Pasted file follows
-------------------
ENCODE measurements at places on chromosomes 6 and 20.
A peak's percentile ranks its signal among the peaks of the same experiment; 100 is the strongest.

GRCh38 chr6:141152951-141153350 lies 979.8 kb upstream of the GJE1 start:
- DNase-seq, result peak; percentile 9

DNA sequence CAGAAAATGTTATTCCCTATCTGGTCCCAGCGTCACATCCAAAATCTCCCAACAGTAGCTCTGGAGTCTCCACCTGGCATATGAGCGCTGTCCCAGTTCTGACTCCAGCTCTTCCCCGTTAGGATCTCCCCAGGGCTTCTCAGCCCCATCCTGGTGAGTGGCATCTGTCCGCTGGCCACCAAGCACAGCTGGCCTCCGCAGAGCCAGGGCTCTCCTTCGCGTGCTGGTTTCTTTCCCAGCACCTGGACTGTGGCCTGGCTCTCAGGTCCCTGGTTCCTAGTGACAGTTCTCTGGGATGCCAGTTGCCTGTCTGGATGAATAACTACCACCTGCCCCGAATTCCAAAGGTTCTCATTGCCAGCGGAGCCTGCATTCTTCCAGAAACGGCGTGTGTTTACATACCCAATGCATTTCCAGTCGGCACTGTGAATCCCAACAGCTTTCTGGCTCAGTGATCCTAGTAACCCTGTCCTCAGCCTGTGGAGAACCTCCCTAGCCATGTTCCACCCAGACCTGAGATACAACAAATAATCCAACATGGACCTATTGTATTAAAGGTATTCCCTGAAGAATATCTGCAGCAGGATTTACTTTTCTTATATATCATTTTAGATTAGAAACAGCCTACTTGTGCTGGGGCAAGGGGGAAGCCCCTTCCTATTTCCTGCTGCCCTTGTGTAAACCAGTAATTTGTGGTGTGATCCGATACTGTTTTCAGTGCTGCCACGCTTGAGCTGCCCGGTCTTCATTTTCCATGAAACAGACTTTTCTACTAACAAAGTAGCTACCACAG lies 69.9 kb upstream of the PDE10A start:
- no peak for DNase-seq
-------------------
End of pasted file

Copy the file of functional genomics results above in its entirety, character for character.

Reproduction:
ENCODE measurements at places on chromosomes 6 and 20.
A peak's percentile ranks its signal among the peaks of the same experiment; 100 is the strongest.

GRCh38 chr6:141152951-141153350 lies 979.8 kb upstream of the GJE1 start:
- DNase-seq, result peak; percentile 9

DNA sequence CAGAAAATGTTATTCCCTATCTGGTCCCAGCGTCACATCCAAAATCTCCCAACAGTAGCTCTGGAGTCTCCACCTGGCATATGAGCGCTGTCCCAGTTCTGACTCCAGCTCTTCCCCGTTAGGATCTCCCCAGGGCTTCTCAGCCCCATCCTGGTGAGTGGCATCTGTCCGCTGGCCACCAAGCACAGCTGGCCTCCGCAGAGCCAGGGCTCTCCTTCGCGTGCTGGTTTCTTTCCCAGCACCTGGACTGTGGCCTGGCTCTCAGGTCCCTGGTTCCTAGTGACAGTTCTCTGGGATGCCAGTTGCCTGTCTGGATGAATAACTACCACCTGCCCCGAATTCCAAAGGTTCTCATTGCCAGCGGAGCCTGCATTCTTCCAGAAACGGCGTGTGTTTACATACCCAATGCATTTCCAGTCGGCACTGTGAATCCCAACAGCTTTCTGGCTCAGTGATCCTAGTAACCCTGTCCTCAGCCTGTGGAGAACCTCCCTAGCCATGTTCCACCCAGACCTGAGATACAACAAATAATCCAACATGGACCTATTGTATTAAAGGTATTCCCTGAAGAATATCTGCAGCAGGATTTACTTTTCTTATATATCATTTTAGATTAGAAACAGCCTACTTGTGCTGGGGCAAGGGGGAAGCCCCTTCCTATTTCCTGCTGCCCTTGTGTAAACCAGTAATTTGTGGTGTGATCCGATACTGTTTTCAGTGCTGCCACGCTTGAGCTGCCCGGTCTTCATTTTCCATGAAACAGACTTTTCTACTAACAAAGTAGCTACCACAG lies 69.9 kb upstream of the PDE10A start:
- no peak for DNase-seq